The remaining player in this new “Big Four” structure is BASF. Although the company is the largest in terms of overall revenues among the companies in this grouping, its percentage of crop protection sales stands at only $7 billion.
But this could change, said DeLisi, given the company’s track record in other markets. “BASF doesn’t like to be a No. 4 player in any market it does business in, and at the very least, the company seems ready to purchase some assets such as glufosinate if Bayer/Monsanto parts with them,” he said. “It’s also been reported that BASF has a fair amount of money to spend on an acquisition of its own — somewhere in the neighborhood of $50 billion!”
After the legacy Big Four companies, the clear No. 5 in the new crop protection supplier world order will be FMC Corp. During the course of divestitures required for Dow and DuPont to complete their merger and receive regulatory approval, FMC stepped in to purchase several proprietary products along with research and development assets from DuPont. “These acquisitions, coupled with FMC’s 2014 purchase of Cheminova, easily place the company in fifth place among crop protection suppliers,” said DeLisi.
As for the rest of the companies that will make up the new crop protection supplier Top 10, DeLisi said there are currently six candidates. “These include, in no particular order, Nufarm, which is headquartered Australia; United Phosphorous Ltd. from India; the U.S.’ Platform Ag, which is the merger of Chemtura, Arysta, and Apriphar, Albaugh, headquartered in the U.S.; Sumitomo Agrochemicals from Japan, and AMVAC, another U.S. company,” he said.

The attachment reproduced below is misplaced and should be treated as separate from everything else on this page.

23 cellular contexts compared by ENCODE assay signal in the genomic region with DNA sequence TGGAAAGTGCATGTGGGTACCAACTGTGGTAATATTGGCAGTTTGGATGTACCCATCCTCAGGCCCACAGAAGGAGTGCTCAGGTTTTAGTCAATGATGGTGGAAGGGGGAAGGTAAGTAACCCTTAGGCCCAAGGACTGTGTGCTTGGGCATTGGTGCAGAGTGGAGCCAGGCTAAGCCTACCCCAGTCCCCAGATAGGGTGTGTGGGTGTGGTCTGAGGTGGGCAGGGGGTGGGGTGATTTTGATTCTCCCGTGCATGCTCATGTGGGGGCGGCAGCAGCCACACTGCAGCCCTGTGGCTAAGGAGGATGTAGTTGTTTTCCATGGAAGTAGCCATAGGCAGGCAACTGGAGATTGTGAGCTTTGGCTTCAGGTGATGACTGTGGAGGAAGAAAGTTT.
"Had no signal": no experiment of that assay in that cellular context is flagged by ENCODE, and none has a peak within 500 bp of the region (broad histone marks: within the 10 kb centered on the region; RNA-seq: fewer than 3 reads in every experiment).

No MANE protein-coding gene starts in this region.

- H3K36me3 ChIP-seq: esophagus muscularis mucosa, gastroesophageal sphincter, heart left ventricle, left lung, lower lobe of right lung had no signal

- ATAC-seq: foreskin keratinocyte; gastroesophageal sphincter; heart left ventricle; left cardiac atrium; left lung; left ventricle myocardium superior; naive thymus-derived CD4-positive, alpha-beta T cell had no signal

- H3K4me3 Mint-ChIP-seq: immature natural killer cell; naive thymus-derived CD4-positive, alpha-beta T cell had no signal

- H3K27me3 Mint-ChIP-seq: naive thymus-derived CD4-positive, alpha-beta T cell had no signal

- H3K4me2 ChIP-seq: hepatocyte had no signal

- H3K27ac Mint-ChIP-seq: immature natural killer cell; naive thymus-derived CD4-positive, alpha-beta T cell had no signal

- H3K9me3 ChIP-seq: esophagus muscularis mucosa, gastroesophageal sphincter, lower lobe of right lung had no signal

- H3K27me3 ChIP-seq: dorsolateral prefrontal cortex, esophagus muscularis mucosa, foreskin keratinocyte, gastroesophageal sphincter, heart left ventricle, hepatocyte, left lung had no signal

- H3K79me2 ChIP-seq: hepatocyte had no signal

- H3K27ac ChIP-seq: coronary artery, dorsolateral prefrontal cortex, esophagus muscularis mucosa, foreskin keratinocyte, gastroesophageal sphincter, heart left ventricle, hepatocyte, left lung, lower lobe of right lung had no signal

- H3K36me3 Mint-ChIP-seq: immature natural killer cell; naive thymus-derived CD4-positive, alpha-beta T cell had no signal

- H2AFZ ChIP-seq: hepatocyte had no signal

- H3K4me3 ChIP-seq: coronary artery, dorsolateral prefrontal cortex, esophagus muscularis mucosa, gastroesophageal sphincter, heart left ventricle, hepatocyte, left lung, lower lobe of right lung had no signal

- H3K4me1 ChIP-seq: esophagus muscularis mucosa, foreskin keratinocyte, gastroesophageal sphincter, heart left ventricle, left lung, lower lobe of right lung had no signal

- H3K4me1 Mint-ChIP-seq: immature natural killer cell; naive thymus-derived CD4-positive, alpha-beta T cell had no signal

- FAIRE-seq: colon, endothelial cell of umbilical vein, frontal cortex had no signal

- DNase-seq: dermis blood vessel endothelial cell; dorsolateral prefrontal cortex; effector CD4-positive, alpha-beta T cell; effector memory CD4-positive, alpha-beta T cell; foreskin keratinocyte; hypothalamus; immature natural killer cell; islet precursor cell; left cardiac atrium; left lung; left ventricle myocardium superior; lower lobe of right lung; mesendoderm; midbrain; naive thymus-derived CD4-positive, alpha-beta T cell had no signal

More Mergers to Come?
Part of the reason this list isn’t set in stone just yet is because of the potential divestitures that still might occur as the largest crop protection companies combine and re-evaluate their product line-ups. “Smaller companies will benefit from large company spin-offs and divestitures as well as market demands for competition,” said DeLisi. “You also have to assume that there will still be some sorting out among these ‘next’ companies as they continue to chase after the new Big Five in terms of revenues and product innovations.”
There could also still be a big crop protection supplier merger in the offing. “Now that ChemChina has completed its acquisition of Syngenta, there is again talk about the newly combined company perhaps merging with another large Chinese crop protection player, SinoChem,” said DeLisi. “If these two companies do get together, it would create a business with revenues in excess of $100 billion. That would exceed BASF when you consider total company size in this market.”
In conclusion, DeLisi said the agricultural industry should be prepared for plenty of “domino effects” from all these moves within the crop protection sector. “These changes will impact other sectors such as equipment, seed, and fertilizer in the long term,” he said. “And you can expect these mergers will further consolidate the distribution portion of the agricultural industry as everyone up-and-down the entire supply chain looks to get as many profits as they can out of it.”